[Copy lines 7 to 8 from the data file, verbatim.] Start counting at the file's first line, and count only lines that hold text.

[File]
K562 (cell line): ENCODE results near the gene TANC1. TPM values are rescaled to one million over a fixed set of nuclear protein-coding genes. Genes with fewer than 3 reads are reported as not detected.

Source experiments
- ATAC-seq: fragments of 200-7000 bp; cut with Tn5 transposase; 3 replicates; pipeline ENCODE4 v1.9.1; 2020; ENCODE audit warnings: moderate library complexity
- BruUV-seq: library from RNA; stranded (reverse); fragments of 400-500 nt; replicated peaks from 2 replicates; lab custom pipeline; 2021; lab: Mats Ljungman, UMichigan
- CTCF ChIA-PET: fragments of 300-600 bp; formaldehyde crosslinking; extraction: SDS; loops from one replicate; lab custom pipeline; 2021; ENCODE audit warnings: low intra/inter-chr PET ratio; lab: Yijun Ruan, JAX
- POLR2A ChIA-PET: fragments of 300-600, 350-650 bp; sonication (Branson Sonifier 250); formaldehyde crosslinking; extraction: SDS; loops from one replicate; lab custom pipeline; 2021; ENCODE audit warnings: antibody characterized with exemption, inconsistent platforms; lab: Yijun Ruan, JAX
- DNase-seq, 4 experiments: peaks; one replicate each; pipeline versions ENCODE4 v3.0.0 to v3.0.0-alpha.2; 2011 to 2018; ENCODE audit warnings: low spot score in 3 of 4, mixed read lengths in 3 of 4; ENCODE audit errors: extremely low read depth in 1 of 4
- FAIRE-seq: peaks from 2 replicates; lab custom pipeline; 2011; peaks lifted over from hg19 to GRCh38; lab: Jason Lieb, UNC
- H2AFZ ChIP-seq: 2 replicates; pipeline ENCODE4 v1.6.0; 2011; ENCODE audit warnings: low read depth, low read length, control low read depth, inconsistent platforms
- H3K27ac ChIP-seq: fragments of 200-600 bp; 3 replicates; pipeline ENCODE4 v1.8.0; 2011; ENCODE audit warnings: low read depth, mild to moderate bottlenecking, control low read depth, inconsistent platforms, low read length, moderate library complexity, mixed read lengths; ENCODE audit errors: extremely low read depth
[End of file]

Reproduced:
- DNase-seq, 4 experiments: peaks; one replicate each; pipeline versions ENCODE4 v3.0.0 to v3.0.0-alpha.2; 2011 to 2018; ENCODE audit warnings: low spot score in 3 of 4, mixed read lengths in 3 of 4; ENCODE audit errors: extremely low read depth in 1 of 4
- FAIRE-seq: peaks from 2 replicates; lab custom pipeline; 2011; peaks lifted over from hg19 to GRCh38; lab: Jason Lieb, UNC